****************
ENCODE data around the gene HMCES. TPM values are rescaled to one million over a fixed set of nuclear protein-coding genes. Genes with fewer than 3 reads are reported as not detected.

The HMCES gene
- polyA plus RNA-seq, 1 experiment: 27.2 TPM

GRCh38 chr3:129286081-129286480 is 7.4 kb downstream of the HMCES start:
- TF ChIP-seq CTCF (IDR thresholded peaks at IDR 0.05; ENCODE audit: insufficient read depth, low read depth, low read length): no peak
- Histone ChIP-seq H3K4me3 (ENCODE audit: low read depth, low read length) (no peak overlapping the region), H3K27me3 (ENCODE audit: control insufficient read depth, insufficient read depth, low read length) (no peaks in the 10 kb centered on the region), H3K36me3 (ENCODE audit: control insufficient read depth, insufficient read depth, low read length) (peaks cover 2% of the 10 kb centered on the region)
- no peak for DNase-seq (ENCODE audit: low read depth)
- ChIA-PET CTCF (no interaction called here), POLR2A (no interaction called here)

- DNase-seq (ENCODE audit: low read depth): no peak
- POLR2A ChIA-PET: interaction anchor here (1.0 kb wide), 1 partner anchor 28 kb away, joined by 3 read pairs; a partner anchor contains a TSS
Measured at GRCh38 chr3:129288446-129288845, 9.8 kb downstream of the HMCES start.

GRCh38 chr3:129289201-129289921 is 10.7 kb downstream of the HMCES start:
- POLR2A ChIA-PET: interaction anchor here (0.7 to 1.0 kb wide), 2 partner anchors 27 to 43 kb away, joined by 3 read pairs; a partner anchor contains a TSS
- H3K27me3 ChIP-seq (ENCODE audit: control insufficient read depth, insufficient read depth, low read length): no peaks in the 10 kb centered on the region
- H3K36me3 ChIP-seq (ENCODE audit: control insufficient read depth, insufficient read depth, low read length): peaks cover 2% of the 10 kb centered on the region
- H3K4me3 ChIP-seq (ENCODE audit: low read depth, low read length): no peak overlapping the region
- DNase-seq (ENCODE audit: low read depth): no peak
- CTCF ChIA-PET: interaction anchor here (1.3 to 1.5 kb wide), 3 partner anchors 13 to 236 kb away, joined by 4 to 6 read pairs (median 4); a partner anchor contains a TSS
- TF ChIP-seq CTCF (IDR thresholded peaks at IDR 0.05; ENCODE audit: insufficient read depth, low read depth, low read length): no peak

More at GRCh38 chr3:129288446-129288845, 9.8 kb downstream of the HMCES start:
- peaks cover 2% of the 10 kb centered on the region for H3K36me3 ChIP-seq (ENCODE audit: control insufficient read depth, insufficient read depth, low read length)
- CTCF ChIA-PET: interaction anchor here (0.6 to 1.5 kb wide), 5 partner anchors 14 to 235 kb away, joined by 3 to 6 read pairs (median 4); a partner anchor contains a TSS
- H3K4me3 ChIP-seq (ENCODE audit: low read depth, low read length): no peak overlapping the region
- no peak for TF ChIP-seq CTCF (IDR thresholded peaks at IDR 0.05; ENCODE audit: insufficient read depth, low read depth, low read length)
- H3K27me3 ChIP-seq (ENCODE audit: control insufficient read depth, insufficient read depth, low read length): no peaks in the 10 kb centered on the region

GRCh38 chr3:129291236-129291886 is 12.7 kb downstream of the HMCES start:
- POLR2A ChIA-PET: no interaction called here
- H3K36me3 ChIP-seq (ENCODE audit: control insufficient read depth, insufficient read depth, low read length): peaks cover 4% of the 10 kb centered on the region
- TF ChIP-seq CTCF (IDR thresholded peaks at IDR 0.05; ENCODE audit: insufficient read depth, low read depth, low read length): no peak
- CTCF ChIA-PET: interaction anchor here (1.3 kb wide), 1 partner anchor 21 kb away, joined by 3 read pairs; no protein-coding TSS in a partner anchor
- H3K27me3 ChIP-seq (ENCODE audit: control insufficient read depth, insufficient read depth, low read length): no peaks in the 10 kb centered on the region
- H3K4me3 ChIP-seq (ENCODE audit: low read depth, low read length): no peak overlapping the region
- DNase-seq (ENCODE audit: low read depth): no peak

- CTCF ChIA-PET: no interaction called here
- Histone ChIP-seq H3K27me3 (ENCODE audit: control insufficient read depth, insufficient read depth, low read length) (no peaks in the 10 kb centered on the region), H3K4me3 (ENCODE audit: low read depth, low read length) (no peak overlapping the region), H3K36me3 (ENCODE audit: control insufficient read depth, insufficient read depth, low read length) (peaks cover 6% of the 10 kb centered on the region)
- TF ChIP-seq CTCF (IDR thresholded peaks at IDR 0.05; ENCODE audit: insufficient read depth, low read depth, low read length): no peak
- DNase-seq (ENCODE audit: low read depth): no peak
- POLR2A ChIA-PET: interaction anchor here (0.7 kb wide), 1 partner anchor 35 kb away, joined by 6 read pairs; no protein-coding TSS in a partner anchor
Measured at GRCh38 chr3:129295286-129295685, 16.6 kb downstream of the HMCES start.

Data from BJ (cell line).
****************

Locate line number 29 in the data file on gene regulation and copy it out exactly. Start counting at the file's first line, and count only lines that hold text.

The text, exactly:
- TF ChIP-seq CTCF (IDR thresholded peaks at IDR 0.05; ENCODE audit: insufficient read depth, low read depth, low read length): no peak